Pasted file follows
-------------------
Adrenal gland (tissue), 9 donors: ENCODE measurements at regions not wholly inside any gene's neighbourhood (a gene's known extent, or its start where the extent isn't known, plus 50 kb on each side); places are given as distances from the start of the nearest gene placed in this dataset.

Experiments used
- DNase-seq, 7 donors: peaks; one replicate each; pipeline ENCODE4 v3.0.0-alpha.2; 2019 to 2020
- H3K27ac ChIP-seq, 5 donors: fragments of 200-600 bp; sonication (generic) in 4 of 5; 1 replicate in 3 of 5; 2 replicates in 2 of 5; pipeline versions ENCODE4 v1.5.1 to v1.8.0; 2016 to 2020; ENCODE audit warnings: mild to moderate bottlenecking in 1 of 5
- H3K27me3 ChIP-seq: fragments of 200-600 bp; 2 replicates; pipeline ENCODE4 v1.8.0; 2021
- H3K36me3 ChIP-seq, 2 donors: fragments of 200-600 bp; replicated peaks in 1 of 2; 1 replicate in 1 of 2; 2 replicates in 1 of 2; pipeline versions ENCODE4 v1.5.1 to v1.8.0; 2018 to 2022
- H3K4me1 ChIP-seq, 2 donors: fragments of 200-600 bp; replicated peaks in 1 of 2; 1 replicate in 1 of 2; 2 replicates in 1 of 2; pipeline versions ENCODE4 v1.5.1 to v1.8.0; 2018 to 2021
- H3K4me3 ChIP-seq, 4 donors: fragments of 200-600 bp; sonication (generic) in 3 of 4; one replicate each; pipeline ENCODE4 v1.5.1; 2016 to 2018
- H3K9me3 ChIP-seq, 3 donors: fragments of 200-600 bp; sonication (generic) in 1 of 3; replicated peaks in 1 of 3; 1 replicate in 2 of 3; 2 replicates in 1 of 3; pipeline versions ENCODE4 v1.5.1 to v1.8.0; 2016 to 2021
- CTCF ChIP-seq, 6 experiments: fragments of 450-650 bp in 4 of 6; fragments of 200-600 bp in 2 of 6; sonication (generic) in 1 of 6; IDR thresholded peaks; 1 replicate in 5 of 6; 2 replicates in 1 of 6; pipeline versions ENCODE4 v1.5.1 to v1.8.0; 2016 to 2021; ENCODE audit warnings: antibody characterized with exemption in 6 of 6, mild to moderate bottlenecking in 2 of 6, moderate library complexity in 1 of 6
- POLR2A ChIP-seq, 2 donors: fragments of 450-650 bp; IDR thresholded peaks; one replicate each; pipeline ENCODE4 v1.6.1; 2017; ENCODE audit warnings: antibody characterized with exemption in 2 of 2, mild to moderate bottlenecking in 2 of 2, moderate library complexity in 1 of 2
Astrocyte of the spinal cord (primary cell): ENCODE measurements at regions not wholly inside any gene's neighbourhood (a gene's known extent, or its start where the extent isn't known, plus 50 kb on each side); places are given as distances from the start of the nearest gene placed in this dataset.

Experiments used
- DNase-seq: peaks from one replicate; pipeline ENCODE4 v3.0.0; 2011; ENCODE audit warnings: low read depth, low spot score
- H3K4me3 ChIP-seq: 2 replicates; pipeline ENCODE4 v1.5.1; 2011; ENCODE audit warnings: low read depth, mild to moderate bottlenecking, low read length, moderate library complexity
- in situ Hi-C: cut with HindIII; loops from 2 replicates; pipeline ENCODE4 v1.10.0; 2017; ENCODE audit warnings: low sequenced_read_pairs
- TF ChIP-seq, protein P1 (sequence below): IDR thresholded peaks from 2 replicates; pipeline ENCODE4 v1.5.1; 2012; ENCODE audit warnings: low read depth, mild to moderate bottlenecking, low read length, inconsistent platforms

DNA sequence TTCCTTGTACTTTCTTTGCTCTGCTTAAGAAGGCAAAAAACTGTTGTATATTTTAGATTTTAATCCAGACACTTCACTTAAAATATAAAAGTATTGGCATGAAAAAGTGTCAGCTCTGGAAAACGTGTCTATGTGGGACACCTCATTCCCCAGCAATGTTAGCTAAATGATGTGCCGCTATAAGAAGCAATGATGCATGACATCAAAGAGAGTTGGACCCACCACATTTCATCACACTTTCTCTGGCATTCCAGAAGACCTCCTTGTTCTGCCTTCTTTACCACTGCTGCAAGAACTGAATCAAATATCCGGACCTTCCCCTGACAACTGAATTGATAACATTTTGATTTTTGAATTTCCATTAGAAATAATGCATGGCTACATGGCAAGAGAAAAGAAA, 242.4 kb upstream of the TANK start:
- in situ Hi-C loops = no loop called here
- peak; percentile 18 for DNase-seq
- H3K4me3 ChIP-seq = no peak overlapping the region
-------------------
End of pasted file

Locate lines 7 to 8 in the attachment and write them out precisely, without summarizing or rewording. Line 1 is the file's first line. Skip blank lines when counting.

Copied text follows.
- H3K4me1 ChIP-seq, 2 donors: fragments of 200-600 bp; replicated peaks in 1 of 2; 1 replicate in 1 of 2; 2 replicates in 1 of 2; pipeline versions ENCODE4 v1.5.1 to v1.8.0; 2018 to 2021
- H3K4me3 ChIP-seq, 4 donors: fragments of 200-600 bp; sonication (generic) in 3 of 4; one replicate each; pipeline ENCODE4 v1.5.1; 2016 to 2018